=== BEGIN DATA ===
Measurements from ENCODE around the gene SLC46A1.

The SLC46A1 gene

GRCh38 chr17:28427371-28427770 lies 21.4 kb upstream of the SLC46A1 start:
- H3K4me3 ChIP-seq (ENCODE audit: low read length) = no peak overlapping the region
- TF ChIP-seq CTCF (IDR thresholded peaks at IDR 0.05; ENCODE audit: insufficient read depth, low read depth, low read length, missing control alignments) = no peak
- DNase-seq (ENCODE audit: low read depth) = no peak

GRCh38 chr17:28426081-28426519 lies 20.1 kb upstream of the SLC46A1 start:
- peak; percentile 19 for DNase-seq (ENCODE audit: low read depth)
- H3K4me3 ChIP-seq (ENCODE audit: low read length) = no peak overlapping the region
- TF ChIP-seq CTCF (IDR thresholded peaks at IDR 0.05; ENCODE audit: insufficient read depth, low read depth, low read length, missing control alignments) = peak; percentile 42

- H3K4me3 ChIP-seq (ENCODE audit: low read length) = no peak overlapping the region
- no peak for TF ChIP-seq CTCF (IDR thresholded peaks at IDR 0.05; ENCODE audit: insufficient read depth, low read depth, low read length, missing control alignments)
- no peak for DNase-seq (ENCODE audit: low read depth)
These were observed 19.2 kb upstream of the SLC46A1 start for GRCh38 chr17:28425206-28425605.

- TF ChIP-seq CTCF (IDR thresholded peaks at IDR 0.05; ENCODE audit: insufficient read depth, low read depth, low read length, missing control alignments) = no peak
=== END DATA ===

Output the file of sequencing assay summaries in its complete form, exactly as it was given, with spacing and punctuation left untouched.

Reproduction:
Measurements from ENCODE around the gene SLC46A1.

The SLC46A1 gene

GRCh38 chr17:28427371-28427770 lies 21.4 kb upstream of the SLC46A1 start:
- H3K4me3 ChIP-seq (ENCODE audit: low read length) = no peak overlapping the region
- TF ChIP-seq CTCF (IDR thresholded peaks at IDR 0.05; ENCODE audit: insufficient read depth, low read depth, low read length, missing control alignments) = no peak
- DNase-seq (ENCODE audit: low read depth) = no peak

GRCh38 chr17:28426081-28426519 lies 20.1 kb upstream of the SLC46A1 start:
- peak; percentile 19 for DNase-seq (ENCODE audit: low read depth)
- H3K4me3 ChIP-seq (ENCODE audit: low read length) = no peak overlapping the region
- TF ChIP-seq CTCF (IDR thresholded peaks at IDR 0.05; ENCODE audit: insufficient read depth, low read depth, low read length, missing control alignments) = peak; percentile 42

- H3K4me3 ChIP-seq (ENCODE audit: low read length) = no peak overlapping the region
- no peak for TF ChIP-seq CTCF (IDR thresholded peaks at IDR 0.05; ENCODE audit: insufficient read depth, low read depth, low read length, missing control alignments)
- no peak for DNase-seq (ENCODE audit: low read depth)
These were observed 19.2 kb upstream of the SLC46A1 start for GRCh38 chr17:28425206-28425605.

- TF ChIP-seq CTCF (IDR thresholded peaks at IDR 0.05; ENCODE audit: insufficient read depth, low read depth, low read length, missing control alignments) = no peak